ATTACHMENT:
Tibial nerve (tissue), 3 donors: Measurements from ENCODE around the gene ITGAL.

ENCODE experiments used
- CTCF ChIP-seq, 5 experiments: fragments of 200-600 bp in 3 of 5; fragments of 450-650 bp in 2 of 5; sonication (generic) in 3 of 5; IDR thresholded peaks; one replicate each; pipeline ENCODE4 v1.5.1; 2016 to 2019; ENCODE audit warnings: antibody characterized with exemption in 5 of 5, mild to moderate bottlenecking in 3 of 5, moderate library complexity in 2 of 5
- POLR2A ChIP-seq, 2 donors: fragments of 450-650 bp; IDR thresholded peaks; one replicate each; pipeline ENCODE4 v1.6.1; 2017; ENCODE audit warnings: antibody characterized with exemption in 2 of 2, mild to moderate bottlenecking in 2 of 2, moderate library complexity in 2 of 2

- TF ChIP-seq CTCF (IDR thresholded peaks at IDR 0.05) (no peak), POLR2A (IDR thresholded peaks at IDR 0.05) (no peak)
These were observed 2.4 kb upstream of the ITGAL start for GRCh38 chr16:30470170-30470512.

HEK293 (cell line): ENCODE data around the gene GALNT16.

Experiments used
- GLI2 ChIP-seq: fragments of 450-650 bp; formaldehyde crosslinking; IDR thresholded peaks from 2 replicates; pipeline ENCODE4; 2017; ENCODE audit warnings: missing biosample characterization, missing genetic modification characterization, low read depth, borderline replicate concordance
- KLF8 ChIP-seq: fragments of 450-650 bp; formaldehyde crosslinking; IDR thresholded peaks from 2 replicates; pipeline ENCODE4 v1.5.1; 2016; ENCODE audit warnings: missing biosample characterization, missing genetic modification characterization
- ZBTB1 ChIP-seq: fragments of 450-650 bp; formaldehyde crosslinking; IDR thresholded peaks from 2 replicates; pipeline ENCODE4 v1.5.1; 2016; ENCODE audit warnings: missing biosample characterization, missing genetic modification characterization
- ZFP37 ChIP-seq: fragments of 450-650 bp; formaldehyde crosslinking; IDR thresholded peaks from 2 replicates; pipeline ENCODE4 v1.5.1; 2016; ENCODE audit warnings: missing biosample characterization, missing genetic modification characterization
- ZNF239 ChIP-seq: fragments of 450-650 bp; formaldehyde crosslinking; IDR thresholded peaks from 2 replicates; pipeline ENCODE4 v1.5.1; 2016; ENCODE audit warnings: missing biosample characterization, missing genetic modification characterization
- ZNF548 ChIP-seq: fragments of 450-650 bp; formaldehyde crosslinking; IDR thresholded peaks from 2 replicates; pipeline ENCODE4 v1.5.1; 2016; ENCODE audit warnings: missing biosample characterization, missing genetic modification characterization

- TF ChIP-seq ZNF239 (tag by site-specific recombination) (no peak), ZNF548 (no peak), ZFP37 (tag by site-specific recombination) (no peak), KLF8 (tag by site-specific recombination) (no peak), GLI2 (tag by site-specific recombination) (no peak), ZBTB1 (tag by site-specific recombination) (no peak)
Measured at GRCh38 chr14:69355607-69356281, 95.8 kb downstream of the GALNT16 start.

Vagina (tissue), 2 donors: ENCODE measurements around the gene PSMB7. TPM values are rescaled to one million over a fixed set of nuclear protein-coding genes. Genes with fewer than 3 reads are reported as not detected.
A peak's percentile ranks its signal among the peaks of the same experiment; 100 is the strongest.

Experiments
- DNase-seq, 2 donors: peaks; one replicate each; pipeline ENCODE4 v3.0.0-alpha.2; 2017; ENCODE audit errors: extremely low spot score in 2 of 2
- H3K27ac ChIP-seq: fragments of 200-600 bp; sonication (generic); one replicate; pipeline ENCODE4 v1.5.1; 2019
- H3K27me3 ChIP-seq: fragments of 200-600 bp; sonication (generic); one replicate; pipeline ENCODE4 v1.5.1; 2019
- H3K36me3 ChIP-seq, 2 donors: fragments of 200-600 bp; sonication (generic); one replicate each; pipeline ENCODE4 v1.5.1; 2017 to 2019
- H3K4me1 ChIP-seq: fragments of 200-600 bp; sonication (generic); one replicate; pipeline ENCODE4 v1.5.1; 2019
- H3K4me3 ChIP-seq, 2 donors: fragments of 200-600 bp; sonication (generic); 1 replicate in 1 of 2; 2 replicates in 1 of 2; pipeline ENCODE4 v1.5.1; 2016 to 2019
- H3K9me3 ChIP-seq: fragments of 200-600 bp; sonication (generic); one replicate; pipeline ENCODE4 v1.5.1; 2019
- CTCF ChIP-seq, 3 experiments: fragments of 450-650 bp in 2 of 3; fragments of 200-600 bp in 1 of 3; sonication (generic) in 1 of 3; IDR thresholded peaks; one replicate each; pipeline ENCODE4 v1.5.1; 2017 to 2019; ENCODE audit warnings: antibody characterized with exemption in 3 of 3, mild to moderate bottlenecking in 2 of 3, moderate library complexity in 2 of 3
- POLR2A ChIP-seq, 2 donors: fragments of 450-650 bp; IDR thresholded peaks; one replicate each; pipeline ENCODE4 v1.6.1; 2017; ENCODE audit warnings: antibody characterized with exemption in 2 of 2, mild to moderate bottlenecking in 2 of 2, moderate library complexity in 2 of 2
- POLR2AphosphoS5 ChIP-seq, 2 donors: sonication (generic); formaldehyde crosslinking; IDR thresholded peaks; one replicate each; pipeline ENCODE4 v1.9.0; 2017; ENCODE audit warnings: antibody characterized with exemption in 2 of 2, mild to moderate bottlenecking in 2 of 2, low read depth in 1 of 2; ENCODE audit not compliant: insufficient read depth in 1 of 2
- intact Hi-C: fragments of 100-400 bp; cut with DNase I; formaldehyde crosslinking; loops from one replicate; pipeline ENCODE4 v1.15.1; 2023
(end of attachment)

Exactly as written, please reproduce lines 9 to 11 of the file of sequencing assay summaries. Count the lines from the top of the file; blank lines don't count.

- GLI2 ChIP-seq: fragments of 450-650 bp; formaldehyde crosslinking; IDR thresholded peaks from 2 replicates; pipeline ENCODE4; 2017; ENCODE audit warnings: missing biosample characterization, missing genetic modification characterization, low read depth, borderline replicate concordance
- KLF8 ChIP-seq: fragments of 450-650 bp; formaldehyde crosslinking; IDR thresholded peaks from 2 replicates; pipeline ENCODE4 v1.5.1; 2016; ENCODE audit warnings: missing biosample characterization, missing genetic modification characterization
- ZBTB1 ChIP-seq: fragments of 450-650 bp; formaldehyde crosslinking; IDR thresholded peaks from 2 replicates; pipeline ENCODE4 v1.5.1; 2016; ENCODE audit warnings: missing biosample characterization, missing genetic modification characterization